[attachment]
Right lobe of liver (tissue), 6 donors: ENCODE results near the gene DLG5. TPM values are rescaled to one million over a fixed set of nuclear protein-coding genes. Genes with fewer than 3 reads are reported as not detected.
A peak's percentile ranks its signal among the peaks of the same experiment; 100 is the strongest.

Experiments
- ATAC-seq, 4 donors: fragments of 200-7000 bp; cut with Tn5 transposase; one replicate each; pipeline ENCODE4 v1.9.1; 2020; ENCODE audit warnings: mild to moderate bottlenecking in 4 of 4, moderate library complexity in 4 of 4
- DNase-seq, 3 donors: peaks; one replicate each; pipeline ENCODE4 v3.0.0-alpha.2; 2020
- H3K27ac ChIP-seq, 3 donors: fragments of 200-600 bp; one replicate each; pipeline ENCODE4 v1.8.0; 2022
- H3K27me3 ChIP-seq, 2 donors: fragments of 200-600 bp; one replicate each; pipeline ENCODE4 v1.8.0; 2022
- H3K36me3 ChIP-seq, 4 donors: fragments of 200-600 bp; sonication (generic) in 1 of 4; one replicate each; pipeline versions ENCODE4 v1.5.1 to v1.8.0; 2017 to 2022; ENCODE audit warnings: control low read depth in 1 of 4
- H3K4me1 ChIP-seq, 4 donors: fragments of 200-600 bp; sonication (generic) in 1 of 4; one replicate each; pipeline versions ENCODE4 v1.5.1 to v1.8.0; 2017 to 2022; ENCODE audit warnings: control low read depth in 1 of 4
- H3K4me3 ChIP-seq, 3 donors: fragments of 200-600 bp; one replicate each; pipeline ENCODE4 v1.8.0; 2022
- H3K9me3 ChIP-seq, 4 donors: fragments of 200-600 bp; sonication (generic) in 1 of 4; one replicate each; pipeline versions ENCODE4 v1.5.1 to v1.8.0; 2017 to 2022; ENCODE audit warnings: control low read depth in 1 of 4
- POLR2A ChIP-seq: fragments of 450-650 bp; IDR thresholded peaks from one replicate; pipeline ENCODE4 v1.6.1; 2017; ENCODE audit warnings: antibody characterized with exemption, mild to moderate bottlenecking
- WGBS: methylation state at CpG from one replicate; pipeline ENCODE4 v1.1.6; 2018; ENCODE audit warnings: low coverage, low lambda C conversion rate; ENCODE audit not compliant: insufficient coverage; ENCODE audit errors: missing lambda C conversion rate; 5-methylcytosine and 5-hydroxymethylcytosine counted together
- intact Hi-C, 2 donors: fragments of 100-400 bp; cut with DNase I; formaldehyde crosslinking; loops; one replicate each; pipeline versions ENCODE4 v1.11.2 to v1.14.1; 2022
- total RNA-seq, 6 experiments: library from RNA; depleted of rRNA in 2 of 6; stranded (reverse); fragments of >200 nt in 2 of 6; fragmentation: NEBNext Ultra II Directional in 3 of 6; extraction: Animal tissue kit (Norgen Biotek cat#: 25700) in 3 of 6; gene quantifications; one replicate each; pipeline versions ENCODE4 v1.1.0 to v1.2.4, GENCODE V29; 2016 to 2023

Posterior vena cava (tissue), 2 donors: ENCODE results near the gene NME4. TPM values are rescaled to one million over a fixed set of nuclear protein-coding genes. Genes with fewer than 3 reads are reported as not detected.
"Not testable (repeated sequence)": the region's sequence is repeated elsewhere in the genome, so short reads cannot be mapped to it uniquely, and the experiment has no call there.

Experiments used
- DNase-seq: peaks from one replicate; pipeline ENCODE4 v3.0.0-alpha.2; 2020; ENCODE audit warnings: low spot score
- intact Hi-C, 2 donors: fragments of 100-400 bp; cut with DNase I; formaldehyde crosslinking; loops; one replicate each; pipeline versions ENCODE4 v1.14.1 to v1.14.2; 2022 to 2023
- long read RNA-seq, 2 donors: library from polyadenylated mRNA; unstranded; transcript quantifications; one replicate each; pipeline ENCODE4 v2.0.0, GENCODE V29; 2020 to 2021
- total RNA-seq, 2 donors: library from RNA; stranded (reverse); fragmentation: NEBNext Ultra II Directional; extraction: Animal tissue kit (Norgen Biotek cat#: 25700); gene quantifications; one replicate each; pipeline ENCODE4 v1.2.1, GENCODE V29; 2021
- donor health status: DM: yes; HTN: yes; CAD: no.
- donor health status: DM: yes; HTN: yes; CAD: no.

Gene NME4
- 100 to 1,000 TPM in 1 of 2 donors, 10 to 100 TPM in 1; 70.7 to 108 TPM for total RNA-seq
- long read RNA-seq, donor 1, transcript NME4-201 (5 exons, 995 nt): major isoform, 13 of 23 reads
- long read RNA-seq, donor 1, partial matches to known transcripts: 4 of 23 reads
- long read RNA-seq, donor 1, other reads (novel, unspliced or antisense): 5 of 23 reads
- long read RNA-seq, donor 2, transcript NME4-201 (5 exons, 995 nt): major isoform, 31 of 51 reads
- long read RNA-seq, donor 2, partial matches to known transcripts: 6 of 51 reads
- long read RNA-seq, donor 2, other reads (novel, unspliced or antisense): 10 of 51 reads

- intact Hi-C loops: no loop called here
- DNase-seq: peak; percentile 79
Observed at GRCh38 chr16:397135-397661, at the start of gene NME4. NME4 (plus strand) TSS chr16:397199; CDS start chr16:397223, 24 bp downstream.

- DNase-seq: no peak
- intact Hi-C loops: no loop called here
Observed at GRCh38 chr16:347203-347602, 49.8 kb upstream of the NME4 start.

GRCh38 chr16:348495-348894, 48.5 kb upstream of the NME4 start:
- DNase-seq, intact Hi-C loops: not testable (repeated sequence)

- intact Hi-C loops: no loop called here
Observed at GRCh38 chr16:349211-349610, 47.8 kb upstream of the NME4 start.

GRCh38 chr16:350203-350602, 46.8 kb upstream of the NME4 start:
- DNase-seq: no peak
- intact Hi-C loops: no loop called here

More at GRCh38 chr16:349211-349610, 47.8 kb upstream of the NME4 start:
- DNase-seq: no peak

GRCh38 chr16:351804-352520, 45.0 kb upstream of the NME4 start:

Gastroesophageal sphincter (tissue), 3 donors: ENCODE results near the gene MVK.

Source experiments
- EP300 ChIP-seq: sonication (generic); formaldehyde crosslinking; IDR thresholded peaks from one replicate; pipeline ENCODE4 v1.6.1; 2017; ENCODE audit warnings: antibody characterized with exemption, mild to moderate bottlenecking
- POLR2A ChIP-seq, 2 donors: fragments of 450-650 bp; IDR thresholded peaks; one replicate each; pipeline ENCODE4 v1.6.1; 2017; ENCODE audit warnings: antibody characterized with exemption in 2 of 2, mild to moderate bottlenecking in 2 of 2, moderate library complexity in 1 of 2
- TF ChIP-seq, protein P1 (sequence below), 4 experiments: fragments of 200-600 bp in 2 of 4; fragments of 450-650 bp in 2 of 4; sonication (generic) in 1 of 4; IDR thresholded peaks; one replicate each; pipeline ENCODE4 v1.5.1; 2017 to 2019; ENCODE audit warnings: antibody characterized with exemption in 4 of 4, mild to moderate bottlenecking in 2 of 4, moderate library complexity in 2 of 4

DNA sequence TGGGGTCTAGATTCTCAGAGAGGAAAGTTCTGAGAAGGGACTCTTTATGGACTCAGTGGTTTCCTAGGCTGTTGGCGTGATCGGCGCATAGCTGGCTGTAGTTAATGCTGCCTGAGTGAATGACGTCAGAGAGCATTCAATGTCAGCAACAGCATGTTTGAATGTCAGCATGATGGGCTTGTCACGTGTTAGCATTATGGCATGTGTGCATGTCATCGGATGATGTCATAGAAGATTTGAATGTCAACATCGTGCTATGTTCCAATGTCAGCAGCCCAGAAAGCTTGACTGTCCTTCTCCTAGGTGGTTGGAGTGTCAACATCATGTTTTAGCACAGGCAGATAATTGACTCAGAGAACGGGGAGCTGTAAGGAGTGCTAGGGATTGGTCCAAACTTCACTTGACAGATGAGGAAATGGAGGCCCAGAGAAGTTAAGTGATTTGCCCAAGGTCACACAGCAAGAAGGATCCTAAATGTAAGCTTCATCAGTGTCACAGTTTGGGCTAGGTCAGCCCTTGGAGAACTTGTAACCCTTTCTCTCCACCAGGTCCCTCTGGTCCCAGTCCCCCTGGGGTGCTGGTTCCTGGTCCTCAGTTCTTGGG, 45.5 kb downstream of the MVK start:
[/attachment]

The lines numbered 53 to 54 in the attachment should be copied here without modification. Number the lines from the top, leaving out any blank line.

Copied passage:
- TF ChIP-seq, protein P1 (sequence below), 4 experiments: fragments of 200-600 bp in 2 of 4; fragments of 450-650 bp in 2 of 4; sonication (generic) in 1 of 4; IDR thresholded peaks; one replicate each; pipeline ENCODE4 v1.5.1; 2017 to 2019; ENCODE audit warnings: antibody characterized with exemption in 4 of 4, mild to moderate bottlenecking in 2 of 4, moderate library complexity in 2 of 4

DNA sequence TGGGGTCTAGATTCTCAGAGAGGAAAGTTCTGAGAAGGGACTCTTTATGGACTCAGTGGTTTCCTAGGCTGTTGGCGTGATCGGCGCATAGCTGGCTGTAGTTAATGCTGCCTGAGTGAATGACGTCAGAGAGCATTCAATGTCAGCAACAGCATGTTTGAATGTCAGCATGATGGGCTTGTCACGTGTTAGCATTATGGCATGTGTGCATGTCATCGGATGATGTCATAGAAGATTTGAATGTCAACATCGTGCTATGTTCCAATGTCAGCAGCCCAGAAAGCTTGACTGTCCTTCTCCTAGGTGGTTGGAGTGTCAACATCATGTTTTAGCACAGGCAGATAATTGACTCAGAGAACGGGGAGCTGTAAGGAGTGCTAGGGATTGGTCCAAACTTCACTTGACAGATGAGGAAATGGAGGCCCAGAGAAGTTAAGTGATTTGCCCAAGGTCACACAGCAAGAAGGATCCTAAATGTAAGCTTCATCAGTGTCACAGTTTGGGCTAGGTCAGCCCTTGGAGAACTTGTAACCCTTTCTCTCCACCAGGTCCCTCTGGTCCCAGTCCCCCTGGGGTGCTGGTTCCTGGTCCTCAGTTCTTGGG, 45.5 kb downstream of the MVK start: